Thursday, November 11, 2004

 

There's something about Specter

Much of the commentary on whether Senator Arlen Specter should be blocked from the Senate Judiciary Committee chairmanship (Stones Cry Out has the most detailed listing of blog posts) has involved people talking past each other, because the "dump" and "keep" sides are focusing on different issues of importance to Republicans and conservatives. Hugh Hewitt is not wrong to worry about pushing a moderate GOP Senator to leave the party or act like Zell Miller and endorse the Democrat ticket, and pretty much the entire staff of National Review is not wrong to worry about having a Judiciary chairman who is trying to water down the judicial nominations.

I think the White House seems to have the right idea from their lack of activity - they want Specter to agree to be a team player before the chairmanship is given to him. The comparison to the House passing over other members to hand the Appropriations chairmanship to Bob Livingston is not terribly helpful here, because individual Senators have a lot more power than individual House members - a Specter who feels seriously upset or any GOPers who took umbrage at his being passed over could very well slow down or stop much conservative legislation.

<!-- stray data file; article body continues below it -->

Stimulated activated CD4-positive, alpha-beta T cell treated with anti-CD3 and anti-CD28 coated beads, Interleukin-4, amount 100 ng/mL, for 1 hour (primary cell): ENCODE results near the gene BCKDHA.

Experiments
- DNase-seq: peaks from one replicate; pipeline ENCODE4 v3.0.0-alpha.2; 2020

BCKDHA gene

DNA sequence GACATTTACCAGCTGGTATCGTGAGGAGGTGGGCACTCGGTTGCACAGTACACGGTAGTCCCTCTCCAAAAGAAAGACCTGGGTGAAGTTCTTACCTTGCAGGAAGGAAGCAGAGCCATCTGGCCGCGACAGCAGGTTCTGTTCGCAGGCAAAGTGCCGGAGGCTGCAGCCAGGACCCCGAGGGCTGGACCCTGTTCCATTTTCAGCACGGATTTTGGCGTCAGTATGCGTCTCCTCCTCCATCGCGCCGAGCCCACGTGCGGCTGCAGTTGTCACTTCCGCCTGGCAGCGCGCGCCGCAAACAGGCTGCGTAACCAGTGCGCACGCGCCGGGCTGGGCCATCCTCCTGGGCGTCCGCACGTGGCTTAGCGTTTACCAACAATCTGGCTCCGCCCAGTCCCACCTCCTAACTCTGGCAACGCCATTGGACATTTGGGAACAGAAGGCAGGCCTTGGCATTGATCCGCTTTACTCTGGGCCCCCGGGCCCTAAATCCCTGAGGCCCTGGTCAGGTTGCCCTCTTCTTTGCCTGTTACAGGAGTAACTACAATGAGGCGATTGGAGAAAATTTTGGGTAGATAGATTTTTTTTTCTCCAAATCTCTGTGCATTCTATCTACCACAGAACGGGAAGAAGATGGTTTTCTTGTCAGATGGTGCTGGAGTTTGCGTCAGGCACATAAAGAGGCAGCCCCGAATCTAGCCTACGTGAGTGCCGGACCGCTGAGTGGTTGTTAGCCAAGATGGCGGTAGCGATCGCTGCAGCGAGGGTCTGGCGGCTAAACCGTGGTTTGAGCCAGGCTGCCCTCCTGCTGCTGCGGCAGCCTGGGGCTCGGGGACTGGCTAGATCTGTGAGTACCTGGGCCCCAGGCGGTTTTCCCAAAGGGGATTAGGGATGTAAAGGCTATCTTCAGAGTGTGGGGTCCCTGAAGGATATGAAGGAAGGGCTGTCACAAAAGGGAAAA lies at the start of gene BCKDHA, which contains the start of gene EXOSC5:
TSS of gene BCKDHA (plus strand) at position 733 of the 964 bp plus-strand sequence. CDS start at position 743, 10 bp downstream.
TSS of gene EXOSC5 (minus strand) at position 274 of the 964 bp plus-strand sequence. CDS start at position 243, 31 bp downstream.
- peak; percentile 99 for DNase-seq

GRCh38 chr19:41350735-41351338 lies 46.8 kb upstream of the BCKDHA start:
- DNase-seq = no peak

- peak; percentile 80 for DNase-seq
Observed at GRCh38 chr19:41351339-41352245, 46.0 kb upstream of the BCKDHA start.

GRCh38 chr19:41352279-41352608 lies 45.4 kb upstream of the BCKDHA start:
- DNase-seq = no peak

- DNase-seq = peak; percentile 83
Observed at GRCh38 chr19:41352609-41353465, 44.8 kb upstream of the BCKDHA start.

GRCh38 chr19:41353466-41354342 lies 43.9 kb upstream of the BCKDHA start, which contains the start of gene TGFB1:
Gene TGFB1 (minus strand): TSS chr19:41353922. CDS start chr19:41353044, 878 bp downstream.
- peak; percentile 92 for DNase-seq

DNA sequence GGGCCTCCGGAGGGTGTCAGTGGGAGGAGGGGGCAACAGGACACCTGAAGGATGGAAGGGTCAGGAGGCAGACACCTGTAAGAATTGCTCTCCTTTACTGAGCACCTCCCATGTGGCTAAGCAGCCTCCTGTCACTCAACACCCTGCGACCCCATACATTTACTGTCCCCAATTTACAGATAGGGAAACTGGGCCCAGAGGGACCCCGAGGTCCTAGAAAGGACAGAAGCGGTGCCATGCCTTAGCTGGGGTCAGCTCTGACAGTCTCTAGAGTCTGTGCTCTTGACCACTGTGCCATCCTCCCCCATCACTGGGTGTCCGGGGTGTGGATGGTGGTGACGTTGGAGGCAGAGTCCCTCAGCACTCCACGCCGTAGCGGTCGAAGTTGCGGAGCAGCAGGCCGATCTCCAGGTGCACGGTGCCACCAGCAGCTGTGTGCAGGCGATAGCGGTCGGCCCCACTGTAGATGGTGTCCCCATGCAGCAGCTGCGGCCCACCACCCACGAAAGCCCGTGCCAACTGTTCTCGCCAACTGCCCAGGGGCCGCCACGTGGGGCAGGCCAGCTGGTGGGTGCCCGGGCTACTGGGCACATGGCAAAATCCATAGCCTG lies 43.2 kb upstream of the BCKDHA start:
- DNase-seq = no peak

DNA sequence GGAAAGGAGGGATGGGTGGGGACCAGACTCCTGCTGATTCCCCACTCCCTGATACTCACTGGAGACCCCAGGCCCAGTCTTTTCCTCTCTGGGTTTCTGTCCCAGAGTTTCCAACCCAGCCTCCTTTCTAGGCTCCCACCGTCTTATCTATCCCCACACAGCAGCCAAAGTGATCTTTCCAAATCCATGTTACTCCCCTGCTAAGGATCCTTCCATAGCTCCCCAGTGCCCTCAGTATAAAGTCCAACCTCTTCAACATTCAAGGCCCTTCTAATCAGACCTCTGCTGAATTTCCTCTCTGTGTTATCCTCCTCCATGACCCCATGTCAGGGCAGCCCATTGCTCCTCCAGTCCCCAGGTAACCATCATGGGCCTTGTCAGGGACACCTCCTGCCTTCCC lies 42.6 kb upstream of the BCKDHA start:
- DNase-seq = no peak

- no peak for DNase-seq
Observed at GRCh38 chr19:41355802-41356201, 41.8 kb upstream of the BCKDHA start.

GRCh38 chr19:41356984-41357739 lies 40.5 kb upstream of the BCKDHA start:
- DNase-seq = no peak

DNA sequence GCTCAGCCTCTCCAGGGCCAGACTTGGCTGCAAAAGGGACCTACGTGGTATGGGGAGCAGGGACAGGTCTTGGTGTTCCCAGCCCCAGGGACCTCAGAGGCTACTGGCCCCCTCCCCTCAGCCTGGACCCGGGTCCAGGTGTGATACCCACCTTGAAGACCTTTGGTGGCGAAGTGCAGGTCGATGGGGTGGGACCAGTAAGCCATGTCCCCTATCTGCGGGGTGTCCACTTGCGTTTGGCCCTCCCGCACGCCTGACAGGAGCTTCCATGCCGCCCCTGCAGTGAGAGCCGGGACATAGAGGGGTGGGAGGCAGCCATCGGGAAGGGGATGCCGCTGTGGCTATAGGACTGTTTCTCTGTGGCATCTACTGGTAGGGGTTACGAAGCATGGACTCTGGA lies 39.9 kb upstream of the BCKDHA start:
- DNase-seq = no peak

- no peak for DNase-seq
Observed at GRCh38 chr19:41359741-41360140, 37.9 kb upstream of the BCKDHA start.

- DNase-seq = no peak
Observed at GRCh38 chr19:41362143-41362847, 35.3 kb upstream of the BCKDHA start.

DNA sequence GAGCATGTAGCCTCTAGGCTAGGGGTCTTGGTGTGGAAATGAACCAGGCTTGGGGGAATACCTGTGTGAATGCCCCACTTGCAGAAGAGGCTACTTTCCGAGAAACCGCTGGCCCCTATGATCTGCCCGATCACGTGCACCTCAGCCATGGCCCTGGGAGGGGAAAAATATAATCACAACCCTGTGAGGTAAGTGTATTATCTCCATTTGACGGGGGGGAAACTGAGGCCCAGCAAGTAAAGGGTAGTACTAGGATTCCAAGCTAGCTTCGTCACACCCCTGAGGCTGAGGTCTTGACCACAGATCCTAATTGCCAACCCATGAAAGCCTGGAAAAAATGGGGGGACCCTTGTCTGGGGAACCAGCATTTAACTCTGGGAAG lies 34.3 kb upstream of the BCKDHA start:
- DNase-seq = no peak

In my view, here is what Specter should be asked to commit to before being selected as Judiciary chair:

A commitment to stopping the practice of letting a Democrat block a nominee by refusing to "blue slip" the nominee.

A commitment to reform of the "hold" practice, including the abolition of anonymous holds.

A commitment to hold prompt hearings and votes on all nominees.

A commitment to oppose filibusters on the floor on any Bush judicial nominee.

A commitment to support filibuster reform, at least for nominations.

A commitment to support hearings on particular legislation if such is requested by a majority of the Senate GOP caucus.

I believe Senator Specter has sufficient honor that he would stand by his commitments.

Here's what's important about each commitment - it relates to process, rather than to substantive votes, and thus does not implicate individual conscience or belief. I don't want to create any litmus test on votes - sometimes the majority of the caucus can be wrong [coughcoughprescriptiondrugplancoughcough], but I do believe party discipline should extend to matters of organzation and rules.


<< Home

This page is powered by Blogger. Isn't yours?